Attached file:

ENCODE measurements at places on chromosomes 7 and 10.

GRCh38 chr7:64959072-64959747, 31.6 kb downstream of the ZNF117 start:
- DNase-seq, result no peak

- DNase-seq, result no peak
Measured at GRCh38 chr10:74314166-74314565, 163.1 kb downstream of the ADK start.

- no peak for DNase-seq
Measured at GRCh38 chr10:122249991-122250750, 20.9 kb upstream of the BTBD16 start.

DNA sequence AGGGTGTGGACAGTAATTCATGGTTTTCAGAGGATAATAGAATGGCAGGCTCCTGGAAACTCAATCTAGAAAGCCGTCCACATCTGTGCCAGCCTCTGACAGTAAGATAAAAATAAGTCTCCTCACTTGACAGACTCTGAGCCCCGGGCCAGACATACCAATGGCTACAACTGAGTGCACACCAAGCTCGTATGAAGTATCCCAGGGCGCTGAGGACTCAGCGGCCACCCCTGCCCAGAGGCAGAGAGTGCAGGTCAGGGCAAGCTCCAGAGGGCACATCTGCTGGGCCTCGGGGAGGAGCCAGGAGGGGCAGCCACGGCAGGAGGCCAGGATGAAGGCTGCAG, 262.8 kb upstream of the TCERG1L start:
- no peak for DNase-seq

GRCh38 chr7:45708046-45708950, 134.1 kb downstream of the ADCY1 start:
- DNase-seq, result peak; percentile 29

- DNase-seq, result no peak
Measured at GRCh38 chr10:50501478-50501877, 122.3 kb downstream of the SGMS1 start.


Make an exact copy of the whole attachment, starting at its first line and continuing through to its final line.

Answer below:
ENCODE measurements at places on chromosomes 7 and 10.

GRCh38 chr7:64959072-64959747, 31.6 kb downstream of the ZNF117 start:
- DNase-seq, result no peak

- DNase-seq, result no peak
Measured at GRCh38 chr10:74314166-74314565, 163.1 kb downstream of the ADK start.

- no peak for DNase-seq
Measured at GRCh38 chr10:122249991-122250750, 20.9 kb upstream of the BTBD16 start.

DNA sequence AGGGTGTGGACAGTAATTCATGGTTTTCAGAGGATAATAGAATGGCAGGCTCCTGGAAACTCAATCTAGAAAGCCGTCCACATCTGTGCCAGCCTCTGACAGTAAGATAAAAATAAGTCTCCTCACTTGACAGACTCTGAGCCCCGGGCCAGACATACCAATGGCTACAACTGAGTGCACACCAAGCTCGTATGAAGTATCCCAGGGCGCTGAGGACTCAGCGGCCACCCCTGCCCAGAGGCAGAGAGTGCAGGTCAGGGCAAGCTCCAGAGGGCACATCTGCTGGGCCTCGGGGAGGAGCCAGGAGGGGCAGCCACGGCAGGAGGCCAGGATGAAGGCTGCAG, 262.8 kb upstream of the TCERG1L start:
- no peak for DNase-seq

GRCh38 chr7:45708046-45708950, 134.1 kb downstream of the ADCY1 start:
- DNase-seq, result peak; percentile 29

- DNase-seq, result no peak
Measured at GRCh38 chr10:50501478-50501877, 122.3 kb downstream of the SGMS1 start.